this is state law, it simply is state law. The Chief Justice tbtrituaes this “practice” to the “understanding that the decisions of state courts are definitive pronouncements of the will of the States as sovereigns.”But federalism has to do not just with deference to the judicial institutions of the state; there are other institutions as well. Sometimes, to defer to the state court is to deny deference to another component of state government; principles of federalism may, for example, demand that the state court be intruded upon out of deference to the state legislature. Indeed, that was the case in Michigan v. Long. There, the state court, by muddling its interpretation of state and federal law, had created a dysfunctional sort of insulation for itself: the United States Supreme Court seemed not able to review it, yet the state democratic processes could not clearly see that they could undo the results of the court’s decision. Long thus found deference to the state court unwarranted.The Chief Justice acknowledged that ordinarily issues of state separation of powers can be resolved through state law. With respect to the appointment of presidential electors, however, he noted that the Constitution gives a particular role to one particular component of the state, the state legislature. Thus, Article II federalized an aspect of state separation of powers law, making it a matter open to United States Supreme Court review. Here, the Florida Supreme Court had made an assertion about what the state legislature intended, yet it might have been quite wrong. Ordinarily, a state court’s being wrong about the meaning of a statute has no remedy (other than amendment of the statute by the legislature, which would come too late to affect the case). The state court’s wrong answer binds as tightly as a right answer: the court is “infallible … because [it] is final.” But Article II, by interposing a federal question, makes the state court no longer the final court. Article II does not, under the Chief Justice’s theory, completely open up the state court opinion to review; but the United States Supreme Court can look at whether the state court is too far out of line. If the state court has made a “significant departure from the legislative scheme,” its decision is not the work of the state legislature but the work of the state court, and the legislature has then been deprived of the role Article II explicitly assigned to it; the state court has usurped that role, in violation of Article II.The Chief Justice accordingly analyzed the Florida Supreme Court interpretation of state law in this effort to determine whether the state court had gone so far afield as to violate Article II. The Chief Justice noted first that the Florida Supreme Court “acknowledged” that the state legislature intended to take advantage of the federal statutory safe harbor. Interestingly, he trusted the lawsaying competence of the state supreme court that far, but then did not go on to trust that the state court knew the state legislature’s intent when it came up with some of its other ideas about what the legislature meant. The Chief Justice then used the state court’s opinion that the legislature meant to moor in the safe harbor as a basis for rejecting the state court’s interpretations that might frustrate that one goal. Other goals found by the state court in the state statutes – notably the importance of counting ballots that reveal a “clear indication of the intent of the voter” – did not qualify as bona fide interpretations of state law. The Chief Justice examined the state statutory provisions and concluded that the state court had gone too far and has “wholly changed” their meaning.This “independent, if still deferential, analysis of state law,” appropriate here where there is such a high national interest in the presidential election and a specific federal constitutional provision affecting state separation of powers, had precedent in United States Supreme Court case law, the Chief Justice noted. He discussed two cases from the Warren Court’s civil rights oeuvre, NAACP v. Alabama ex rel. Patterson and Bouie v. City of Columbia, which found ways to stop state courts from using state law to thwart United States Supreme Court review. In Patterson, the Alabama state court had found the NAACP in contempt for failing to comply with a discovery order to produce the names of its members. The NAACP, which had asserted the federal constitutional right to freedom of association as its basis for refusing to comply with the order, sought review in the Alabama Supreme Court through a writ of certiorari. The Alabama Supreme Court relied on a procedural ground to bar its review: mandamus, not certiorari, was the proper writ to use to seek review of the judgment. When the NAACP then sought review in the United States Supreme Court, Alabama argued that the procedural ground provided independent support for the outcome in state court, thus barring United States Supreme Court review under the independent and adequate state ground doctrine. The United States Supreme Court, using its authoritative control over the scope of the independent and adequate state ground doctrine, shaped that doctrine with an eye toward preventing the state court from trumping up a state law ground to “thwart” Supreme Court review. Under the doctrine, the Court would thus not view as adequate a state law ground that was “without any fair or substantial support.” With the doctrine thus interpreted, it became the proper work of the United States Supreme Court to analyze the quality of the state court’s state law interpretation. Parsing the state supreme court’s reasons for requiring a writ of mandamus, the Court analyzed many earlier state law cases. Even though it could perceive a “consistent pattern … in retrospect,” it declared that pattern too obscure to expect the petitioner to have perceived it and too insubstantial to deprive the Supreme Court of its power. The advantage of going first and the authority over state law would not be allowed to provide endless control over what the United States Supreme Court saw as its important role with respect to constitutional rights. The Court did not write a word about the role it perceived for itself in protecting the NAACP from the southern courts, but it is easy enough for readers to infer that the Court’s refusal to take a position of supine deference to state courts was strengthened by its perception of the realities of the world beyond the immediate text of the opinions it reviewed.In Bouie, the state court had made a strained interpretation of a state criminal trespass statute: it read a state statute that banned “entry upon the lands of another … after notice from the owner or tenant prohibiting such entry …” to cover a situation where persons invited to enter had failed to leave when requested. This contorted interpretation was used to convict black civil rights proponents who had engaged in a sit-in at a whites-only lunch counter. The United States Supreme Court, desirous of overturning the result but nevertheless respectful in general of the rights of private property owners against trespass, found a way to achieve its end: the interpretation of the state statute was so strained it deprived the petitioners of the fair warning required by constitutional due process. The Court relied on “the standards of state decisional consistency” used to review the state court decision on the state law ground in NAACP v. Alabama. Accordingly, the United States Supreme Court, looking deeply into state law precedent, denounced the state court’s state law interpretation as “so clearly at variance with the statutory language” and lacking “the slightest support in prior South Carolina decisions.” Again, the case arose in a context of state courts that had earned the suspicion of the United States Supreme Court, and the Court found a way to use federal law to prevent the state court from using its authority over state law interpretation to immunize itself from review.The Chief Justice saw the Bush case as “precisely parallel.” The state court’s strained, result-oriented interpretation of the state statutory law was so “impermissibly distorted … beyond what a fair reading required” that it violated Article II. Like the United States Supreme Court in Bouie, the Chief Justice did not purport to substitute his interpretation of state law for the state court’s interpretation of state law; rather, he found that the high degree of distortion in the interpretation made for a violation of federal law. Those who say there was no “deference” to the state court in the concurring opinion fail to acknowledge this point. The deference is there, but it is not endless; it is not “blind deference.” It ends where the state court’s interpretation is too distorted. Thus, the Chief Justice analyzed the various relevant provisions of the state statutory scheme in an effort to discern not the actual meaning, but only to establish that the state court’s interpretation is far enough off the mark to overcome the usual acceptance of the state court resolution of the case, to rebut the presumption that the state has acted in good faith in its role as final expositor of state law. When a question of state law is plugged into a federal law issue, the United States Supreme Court has the power to reject a sham interpretation. It has the responsibility, one might say, as it makes this connection between state and federal law, to ensure that the “plug” is not defective.It is important to acknowledge that this is what the opinion says, but that naturally does not entirely shield the Chief Justice from criticism. Did the Chief Justice himself act a bit like the Alabama court discovering the wrong writ problem or the South Carolina court discovering a strange meaning for the trespass statute? Did he strain Article II to reach his preferred outcome? As the Chief Justice pointed to the state court’s distortion of state law and used that to detect a federal question in the tangle of state law out of which the state court may have manufactured an illicit power, he exposed his own work to the criticism that he distorted the law to manufacture an illicit power.Quite aside from how one might resolve the questions about whether any of the judges used sham interpretation to seize illicit power, it is apparent that in conflicts of judicial authority, one can easily see the advantage to going first and the advantage to going last. The state court in going first can use the interpretation of state law to shield itself from the review of the United States Supreme Court, and that advantage in going first frequently works. The United States Supreme Court in going last, however, gets to have the final say in shaping the doctrine that determines the effectiveness of state law insulation from Supreme Court review, and it can use that position of going last to produce an opinion that, however strained, cannot be reversed.Justices Souter and Breyer, who dissented from the position taken in the concurring opinion, did not disagree with the proposition that it is possible for the state court to distort the law so far that it should be viewed as having “displaced” the decisions of the state legislature. The question was whether the state court’s work deserved to be considered actual statutory interpretation or some new, judicial creation. They dissented because, to them, the state court’s opinion was not so unreasonable as to lose its quality of being statutory interpretation. The opinion lay “within the bounds of reasonable interpretation.” There was thus no “displacement” of the legislature’s choice and, consequently, no Article II violation. Justice Souter acknowledged that other interpretations were possible and even better, but the point was only whether the Florida Supreme Court had gone too far. Similarly, Justice Breyer parsed the Chief Justice’s analysis of the Florida court’s purported statutory interpretation and asked: “Where is the ‘impermissible’ distortion?”Justices Souter and Breyer disagreed with the concurring opinion over the degree of distortion in the state court’s interpretation. They did not say whether it was unreasonable for the Chief Justice to find that the state court’s interpretation was distorted to the point of unreason, but they did not need to do so in order to reach their decision: they only needed to decide that the state court decision did not go too far afield in its interpretation of state law.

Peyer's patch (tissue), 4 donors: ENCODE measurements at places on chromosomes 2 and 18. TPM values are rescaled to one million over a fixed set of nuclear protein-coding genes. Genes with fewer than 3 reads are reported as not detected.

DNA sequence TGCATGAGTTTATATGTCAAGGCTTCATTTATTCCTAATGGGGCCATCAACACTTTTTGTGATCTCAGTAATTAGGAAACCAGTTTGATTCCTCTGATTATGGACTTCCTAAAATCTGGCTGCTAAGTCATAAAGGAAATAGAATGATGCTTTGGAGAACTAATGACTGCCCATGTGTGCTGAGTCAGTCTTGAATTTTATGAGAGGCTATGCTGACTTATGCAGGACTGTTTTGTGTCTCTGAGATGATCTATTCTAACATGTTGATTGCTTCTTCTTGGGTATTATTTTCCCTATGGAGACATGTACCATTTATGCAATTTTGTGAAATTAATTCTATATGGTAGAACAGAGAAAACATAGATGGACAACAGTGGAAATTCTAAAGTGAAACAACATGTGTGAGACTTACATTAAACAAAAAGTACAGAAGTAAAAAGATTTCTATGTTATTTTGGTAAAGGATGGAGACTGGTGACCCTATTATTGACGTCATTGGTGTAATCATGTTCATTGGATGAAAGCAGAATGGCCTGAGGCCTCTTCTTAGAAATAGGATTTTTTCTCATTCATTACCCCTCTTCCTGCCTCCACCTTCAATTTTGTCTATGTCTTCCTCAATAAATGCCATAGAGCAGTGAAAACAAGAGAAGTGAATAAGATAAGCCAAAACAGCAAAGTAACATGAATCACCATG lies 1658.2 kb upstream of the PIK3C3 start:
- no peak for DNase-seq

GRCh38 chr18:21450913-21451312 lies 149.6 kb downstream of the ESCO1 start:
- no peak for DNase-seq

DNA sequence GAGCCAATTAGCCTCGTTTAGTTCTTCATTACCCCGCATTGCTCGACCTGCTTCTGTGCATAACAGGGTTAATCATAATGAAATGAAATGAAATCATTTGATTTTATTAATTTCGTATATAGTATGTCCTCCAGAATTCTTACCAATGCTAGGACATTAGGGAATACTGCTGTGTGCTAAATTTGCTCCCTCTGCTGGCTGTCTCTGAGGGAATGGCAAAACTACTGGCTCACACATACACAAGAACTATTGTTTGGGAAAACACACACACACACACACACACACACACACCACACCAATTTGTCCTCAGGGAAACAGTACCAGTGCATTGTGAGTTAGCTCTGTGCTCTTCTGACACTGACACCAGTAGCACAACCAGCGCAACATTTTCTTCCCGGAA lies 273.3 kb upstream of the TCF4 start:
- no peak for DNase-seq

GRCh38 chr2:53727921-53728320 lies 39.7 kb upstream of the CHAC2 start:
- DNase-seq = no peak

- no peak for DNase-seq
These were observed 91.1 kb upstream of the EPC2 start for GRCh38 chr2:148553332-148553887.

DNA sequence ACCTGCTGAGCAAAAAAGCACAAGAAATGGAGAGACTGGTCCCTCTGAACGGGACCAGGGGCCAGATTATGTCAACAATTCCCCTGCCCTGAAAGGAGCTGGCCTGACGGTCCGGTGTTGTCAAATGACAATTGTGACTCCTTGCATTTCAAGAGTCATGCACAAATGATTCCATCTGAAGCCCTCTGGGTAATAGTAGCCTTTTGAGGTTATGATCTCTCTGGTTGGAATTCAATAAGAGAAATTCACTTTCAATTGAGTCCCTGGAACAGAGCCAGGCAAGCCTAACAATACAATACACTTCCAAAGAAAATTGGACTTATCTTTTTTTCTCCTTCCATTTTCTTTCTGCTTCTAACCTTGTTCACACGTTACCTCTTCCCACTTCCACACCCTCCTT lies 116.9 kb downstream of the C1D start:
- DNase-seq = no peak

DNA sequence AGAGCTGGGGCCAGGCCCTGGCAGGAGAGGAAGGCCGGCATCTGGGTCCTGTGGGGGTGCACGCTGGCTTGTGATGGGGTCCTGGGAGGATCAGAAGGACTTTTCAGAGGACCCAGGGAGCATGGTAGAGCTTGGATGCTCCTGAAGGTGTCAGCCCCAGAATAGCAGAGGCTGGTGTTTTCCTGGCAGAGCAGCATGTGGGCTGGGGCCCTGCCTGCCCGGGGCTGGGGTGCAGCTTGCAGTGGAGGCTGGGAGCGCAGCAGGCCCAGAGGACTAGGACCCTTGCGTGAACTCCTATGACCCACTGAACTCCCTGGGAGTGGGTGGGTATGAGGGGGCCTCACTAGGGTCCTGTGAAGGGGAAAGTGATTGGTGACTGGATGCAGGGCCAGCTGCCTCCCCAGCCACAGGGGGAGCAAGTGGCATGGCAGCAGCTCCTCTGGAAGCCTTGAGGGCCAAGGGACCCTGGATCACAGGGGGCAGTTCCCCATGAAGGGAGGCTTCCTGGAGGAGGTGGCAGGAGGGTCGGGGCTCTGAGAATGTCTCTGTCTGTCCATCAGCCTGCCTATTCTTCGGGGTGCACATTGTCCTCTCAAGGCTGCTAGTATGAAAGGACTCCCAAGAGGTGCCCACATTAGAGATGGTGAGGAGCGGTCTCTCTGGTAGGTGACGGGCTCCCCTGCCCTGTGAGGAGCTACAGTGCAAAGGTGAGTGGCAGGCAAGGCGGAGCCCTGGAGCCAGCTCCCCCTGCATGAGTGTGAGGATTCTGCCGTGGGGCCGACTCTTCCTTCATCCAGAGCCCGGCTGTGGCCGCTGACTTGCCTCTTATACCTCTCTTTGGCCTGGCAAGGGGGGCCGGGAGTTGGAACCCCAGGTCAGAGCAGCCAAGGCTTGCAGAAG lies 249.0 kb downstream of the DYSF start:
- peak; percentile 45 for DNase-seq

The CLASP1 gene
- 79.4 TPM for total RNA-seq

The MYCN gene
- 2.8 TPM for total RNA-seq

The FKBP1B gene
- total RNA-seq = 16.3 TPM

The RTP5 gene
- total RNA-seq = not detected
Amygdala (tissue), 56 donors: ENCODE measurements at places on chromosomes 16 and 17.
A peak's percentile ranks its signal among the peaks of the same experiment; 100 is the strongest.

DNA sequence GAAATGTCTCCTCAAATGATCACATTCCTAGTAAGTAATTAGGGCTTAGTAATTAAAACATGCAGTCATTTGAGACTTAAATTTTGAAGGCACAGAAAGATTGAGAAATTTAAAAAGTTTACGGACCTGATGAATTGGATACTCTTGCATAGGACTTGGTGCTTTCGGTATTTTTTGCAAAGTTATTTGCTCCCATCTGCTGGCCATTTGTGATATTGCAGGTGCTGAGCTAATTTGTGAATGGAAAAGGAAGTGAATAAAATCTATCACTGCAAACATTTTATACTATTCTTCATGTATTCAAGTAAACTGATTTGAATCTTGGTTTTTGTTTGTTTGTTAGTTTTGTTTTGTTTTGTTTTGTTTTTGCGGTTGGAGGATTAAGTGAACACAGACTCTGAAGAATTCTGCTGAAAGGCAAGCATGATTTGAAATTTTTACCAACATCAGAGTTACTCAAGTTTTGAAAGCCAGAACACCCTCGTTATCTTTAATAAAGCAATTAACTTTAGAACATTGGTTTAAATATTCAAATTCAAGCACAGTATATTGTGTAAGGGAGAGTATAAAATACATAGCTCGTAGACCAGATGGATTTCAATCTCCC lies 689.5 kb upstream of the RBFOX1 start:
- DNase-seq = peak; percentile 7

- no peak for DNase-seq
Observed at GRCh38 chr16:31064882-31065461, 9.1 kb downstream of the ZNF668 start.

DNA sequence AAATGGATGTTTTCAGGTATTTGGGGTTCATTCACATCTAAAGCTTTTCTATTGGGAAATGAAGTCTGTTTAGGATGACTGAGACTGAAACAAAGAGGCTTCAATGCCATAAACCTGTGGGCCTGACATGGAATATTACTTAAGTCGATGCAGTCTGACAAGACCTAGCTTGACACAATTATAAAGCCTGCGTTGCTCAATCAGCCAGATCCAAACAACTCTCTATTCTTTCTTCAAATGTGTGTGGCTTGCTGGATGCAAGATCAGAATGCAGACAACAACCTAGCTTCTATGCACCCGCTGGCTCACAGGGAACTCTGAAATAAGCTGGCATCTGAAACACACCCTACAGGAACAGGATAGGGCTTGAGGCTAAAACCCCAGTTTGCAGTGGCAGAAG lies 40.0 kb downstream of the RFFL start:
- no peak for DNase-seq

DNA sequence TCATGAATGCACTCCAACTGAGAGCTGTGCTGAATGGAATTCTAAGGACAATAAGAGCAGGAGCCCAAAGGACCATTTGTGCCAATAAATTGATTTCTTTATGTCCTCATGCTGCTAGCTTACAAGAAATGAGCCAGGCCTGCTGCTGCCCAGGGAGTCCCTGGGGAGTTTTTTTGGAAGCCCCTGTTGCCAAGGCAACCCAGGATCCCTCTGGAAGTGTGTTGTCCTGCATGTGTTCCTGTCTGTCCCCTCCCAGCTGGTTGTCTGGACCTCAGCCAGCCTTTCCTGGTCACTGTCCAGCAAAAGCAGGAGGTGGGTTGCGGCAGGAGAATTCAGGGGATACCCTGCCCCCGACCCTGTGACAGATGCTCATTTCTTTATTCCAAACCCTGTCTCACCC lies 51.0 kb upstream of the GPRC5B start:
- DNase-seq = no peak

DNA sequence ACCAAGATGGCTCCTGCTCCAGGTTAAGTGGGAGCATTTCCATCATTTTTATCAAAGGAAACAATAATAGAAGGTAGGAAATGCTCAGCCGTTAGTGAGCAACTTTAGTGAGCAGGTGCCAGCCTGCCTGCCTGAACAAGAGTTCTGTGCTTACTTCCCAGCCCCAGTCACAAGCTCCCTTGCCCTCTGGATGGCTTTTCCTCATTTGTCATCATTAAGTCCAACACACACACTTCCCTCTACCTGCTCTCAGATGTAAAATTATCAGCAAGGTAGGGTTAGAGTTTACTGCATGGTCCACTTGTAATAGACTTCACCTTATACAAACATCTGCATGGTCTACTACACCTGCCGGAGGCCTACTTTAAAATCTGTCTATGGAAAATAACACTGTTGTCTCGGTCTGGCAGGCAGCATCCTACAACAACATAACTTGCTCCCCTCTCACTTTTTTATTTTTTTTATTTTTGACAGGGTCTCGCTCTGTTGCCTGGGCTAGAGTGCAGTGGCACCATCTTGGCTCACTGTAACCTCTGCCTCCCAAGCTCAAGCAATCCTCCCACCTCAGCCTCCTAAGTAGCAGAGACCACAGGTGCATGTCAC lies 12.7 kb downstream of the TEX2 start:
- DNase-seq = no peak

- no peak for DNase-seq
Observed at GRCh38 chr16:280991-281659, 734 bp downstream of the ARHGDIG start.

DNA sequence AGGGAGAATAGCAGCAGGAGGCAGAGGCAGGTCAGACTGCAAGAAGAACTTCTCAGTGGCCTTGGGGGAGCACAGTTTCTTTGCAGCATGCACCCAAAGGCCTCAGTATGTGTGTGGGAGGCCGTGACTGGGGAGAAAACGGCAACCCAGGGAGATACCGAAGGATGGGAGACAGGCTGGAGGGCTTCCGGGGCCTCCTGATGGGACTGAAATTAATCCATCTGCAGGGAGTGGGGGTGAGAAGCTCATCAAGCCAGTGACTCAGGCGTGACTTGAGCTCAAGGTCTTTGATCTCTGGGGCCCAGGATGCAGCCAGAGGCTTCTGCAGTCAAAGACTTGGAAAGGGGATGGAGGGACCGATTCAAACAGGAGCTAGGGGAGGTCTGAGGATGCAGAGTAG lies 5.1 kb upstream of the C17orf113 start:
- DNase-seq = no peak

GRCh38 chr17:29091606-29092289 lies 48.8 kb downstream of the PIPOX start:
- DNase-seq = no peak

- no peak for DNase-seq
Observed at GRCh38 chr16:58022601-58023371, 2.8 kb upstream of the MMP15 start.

2. says

    ? Can we have some citation plaese? In any event thanks for a superb discussion but no! Current is absolutely correct! The essence of the Bill of Rights and an independent judiciary is to protect against majority tyranny: there are some things you just don’t get to vote on. Justice Robert H. Jackson said it the best, The very purpose of a Bill of Rights was to withdraw certain subjects from the vicissitudes of political controversy, to place them beyond the reach of majorities and officials and to establish them as legal principles to be applied by the courts. fundamental rights may not be submitted to vote; they depend on the outcome of no elections. Personally, I think it’s a bit of a disgrace that LGBT activists take the path of public relations and propaganda and have done so little to educate people. This legal dynamic is easy. This is not rocket science. Decades into this debate and I am still appalled how little our community understands the basic legal principals. They parrot boilerplate bumper-sticker platitudes ( separate is not equal’) but can not argue their legal way out of a paper bag. A parrot does not understand but just mimics. Activists have really failed in this regard and MISERABLY.The very essence of the Prop 8 IS, Sorry . but you do not get to vote on it! The court is supposed to protect minorities from majority bigotry. Just because the tide of public opinion is shifting in our favor does not mean it’s a good idea for the court to lend an ear to the mob.